The YWCA of NYC Compass Garden Program at P.S. 90 Edna Cohen Elementary in New York City has cooked up an urban kitchen curriculum featuring fresh produce from the school garden.

Students at the K-5 school, a Whole Kids Foundation garden grant recipient, experience their garden bounty at every stage from seed to plate.

To make this possible, the YWCA of NYC at P.S. 90 has partnered with local nonprofit groups and also developed their own cooking activities as part of an after-school garden program.

“Each of our cooking programs has a different programmatic structure and focus,” explains Esther Gottesman, the school’s garden teacher and coordinator. “One emphasizes dietary guidelines, while the others are more focused on fresh, seasonal produce.”

A visit from a real chef is one way to get kids really excited about cooking! Once per year, chefs from the local Garden to Café nonprofit program have visited P.S. 90 during the school day to prepare and serve a fresh meal made with produce from the school garden. The entire school participates (not just garden club members).

During summer breaks, P.S. 90 students also have an opportunity to sign up for hands-on cooking classes conducted by CookShop, a six-week program developed by Food Bank for New York City that is held at different schools throughout the city. CookShop provides the instructors and each lesson incorporates one section of the USDA MyPlate dietary guidelines.

In between these partner-supported events, Esther also incorporates cooking into the after-school garden program whenever possible.

“We cook together as part of my curriculum,” Esther explains. “My cooking lessons emphasize what’s in season and how joyful it is to share a meal together. And we host occasional community events, like our annual SaladFest, which showcases the work the kids have done in the garden. We make a huge salad with a bunch of vegetables we’ve harvested, and there’s a salad dressing station where small groups make dressing in batches, then shake it and serve it. It’s a big celebration.”

“We cook together as part of my curriculum.”

No matter how you slice or dice it, any hands-on cooking activities can deepen kids’ understandingabout our food system, and help them connect with nature, where every delicious bite begins.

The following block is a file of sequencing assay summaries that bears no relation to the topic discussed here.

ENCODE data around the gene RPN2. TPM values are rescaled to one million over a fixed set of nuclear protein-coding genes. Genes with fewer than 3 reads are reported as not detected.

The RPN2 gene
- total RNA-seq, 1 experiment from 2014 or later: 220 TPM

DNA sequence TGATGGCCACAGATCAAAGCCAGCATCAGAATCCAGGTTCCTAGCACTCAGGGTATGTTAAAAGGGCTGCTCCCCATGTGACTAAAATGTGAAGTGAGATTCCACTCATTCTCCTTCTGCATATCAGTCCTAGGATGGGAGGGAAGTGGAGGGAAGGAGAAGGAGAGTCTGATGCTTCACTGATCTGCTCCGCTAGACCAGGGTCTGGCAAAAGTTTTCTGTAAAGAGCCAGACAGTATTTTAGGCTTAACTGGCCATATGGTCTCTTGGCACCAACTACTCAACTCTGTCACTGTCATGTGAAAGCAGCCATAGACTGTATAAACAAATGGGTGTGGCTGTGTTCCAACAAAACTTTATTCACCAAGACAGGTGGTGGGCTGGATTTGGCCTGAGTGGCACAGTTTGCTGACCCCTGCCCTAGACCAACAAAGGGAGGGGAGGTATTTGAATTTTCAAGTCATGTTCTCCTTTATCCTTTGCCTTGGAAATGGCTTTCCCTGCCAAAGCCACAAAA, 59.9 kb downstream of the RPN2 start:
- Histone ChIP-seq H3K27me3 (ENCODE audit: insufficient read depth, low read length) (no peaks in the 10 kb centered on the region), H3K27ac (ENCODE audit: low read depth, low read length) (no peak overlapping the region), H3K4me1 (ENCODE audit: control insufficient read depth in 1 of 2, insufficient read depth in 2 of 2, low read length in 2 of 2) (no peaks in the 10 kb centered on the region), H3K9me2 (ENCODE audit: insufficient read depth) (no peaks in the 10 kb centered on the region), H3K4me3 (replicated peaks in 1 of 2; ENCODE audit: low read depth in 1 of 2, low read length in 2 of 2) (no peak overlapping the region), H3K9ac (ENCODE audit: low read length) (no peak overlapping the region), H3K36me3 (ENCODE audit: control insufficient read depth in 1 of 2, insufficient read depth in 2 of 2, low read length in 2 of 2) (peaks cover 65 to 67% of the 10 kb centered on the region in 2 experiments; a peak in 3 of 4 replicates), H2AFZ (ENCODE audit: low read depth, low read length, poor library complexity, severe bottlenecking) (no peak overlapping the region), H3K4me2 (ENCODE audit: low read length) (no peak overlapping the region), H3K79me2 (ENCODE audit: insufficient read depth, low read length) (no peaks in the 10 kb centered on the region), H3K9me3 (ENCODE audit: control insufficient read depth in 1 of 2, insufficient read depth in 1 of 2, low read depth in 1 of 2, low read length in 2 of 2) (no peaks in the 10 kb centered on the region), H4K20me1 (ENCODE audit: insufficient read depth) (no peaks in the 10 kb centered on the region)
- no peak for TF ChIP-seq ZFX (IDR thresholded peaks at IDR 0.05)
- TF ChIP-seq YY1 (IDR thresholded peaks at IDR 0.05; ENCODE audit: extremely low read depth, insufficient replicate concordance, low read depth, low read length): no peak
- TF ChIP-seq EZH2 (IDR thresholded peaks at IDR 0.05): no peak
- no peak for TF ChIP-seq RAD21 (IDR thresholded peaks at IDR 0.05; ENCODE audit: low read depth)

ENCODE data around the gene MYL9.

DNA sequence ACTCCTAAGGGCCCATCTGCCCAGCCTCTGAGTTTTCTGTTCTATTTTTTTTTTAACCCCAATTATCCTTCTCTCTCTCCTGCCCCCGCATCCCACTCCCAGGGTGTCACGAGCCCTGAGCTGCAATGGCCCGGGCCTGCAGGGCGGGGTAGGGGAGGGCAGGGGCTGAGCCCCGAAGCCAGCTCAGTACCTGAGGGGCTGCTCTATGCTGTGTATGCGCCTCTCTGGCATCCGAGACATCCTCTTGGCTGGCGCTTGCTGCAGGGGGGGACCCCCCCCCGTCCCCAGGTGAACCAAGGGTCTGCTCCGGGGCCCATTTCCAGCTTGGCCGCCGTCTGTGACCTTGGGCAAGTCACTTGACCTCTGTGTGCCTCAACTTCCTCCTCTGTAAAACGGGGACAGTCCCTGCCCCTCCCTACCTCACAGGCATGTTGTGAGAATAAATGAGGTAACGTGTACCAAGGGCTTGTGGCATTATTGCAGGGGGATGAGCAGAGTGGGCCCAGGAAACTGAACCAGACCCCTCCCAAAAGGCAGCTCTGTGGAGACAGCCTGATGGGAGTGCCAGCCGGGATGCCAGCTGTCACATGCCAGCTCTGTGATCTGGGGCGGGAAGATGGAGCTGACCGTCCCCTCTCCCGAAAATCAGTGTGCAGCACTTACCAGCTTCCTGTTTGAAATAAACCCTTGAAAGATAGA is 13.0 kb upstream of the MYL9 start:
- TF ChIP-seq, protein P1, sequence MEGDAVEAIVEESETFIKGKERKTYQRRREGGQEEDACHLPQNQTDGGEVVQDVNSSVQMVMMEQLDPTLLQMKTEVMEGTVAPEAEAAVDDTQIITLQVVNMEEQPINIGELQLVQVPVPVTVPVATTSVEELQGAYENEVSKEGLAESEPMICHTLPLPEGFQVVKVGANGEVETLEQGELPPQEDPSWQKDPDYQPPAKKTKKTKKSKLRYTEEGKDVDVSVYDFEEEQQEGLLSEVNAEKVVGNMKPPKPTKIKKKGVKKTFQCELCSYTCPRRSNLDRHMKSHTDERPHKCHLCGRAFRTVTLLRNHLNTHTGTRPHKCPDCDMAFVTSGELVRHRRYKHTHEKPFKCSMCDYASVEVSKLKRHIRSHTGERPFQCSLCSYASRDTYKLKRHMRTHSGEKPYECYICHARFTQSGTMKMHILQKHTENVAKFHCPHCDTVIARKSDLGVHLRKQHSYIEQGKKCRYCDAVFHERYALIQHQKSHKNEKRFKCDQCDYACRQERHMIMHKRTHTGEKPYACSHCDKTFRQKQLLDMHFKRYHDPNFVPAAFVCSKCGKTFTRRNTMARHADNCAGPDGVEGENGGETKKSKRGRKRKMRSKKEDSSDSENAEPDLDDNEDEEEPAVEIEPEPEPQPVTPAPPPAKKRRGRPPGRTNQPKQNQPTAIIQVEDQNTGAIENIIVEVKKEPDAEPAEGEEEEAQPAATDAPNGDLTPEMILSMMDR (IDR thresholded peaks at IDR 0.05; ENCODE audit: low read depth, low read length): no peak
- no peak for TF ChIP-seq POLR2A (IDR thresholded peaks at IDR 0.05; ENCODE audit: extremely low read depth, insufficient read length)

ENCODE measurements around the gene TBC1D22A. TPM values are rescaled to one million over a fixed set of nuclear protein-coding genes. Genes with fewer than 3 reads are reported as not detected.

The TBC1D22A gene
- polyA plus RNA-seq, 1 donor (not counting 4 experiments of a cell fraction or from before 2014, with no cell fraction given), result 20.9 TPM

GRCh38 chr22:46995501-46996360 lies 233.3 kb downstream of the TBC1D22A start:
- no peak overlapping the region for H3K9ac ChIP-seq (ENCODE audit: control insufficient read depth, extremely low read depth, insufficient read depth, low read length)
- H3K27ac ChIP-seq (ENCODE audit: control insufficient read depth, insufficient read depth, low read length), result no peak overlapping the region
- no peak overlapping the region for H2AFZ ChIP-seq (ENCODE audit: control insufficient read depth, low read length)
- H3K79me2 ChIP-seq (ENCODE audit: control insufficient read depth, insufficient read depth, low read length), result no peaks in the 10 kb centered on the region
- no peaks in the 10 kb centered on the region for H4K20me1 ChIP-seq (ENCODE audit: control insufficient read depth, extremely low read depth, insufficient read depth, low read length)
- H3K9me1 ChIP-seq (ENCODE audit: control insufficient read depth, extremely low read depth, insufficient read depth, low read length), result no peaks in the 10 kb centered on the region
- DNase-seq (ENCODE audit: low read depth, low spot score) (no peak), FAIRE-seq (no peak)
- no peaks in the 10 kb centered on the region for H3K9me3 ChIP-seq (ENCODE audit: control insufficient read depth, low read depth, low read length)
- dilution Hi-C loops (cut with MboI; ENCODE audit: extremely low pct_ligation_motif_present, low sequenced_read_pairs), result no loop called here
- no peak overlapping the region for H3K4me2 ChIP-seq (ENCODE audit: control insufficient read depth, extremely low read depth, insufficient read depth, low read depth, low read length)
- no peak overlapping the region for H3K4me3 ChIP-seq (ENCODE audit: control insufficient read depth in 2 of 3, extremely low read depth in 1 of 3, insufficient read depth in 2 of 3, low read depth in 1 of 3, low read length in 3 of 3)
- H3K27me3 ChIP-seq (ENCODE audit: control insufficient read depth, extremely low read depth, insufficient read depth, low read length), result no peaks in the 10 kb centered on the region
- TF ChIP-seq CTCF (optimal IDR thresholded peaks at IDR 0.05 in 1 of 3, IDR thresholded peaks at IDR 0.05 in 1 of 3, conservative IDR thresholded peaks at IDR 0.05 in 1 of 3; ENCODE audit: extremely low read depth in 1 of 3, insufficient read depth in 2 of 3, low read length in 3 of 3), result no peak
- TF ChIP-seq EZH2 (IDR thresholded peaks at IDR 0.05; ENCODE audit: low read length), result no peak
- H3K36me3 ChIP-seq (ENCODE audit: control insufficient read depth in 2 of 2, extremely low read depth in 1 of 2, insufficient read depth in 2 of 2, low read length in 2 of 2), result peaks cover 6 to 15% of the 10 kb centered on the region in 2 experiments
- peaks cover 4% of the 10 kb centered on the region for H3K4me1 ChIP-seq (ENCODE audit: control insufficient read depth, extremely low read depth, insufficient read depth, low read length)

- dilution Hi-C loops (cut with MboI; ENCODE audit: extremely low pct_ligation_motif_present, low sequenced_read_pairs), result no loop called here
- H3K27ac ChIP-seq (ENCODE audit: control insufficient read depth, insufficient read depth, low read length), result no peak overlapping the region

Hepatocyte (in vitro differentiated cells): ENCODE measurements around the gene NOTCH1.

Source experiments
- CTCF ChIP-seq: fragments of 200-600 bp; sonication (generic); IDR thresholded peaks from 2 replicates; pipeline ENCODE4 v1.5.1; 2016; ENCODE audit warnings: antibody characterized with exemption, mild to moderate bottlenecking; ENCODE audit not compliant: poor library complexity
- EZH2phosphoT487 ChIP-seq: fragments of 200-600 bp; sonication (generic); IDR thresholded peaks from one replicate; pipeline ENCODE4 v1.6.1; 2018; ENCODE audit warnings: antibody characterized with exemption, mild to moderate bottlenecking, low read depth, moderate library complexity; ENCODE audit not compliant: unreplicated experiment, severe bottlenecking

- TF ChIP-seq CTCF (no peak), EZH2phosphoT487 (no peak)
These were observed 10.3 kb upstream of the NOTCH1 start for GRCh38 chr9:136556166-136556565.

Cook Up Your Own “Kitchen Curriculum”

Tap into the broader community to launch a kids’ cooking curriculum at your school!

The recipe for success can be as simple as making a seasonal salad at a garden club meeting.

Any kinds of hands-on interaction with food are fun and help kids gain a deeper understanding of the food cycle, from seed to plate.

  • Look for a cook. Find out if any nonprofit organizations in your community offer cooking classes or demonstrations for schools (some will come to your site and bring all the necessary equipment). Or ask around your school community to find folks with cooking expertise or connections who would like to help plan or teach your cooking class. Ask a local chef or culinary student, restaurant, grocery store, cooking school, college or university—or simply a teacher or parent with excellent cooking skills.
  • Find a location. No kitchen equipment on site? Consider portable options (camp stoves, grills, blenders, portable burners). Get creative. Some schools can use their science labs for cooking! Your cook may be able to provide a location. Or ask local restaurants, culinary schools or any other business with a commercial kitchen space (many Whole Foods Market locations have one) to find a space that will support your program. Check out the Edible Schoolyard “No Kitchen, No Problem” toolkit for ideas.
  • Or just be a cool cook. Who says you need heat? If logistics or safety concerns limit student access to cooking equipment, just stick to raw recipes (salads, slaws, sandwiches or wraps, dressings, dips, smoothies) and simple tools that can be borrowed or donated (blender, food processor, juicer, cutting boards, knives and peelers). Let the kids help with choosing recipes that incorporate raw ingredients from your garden.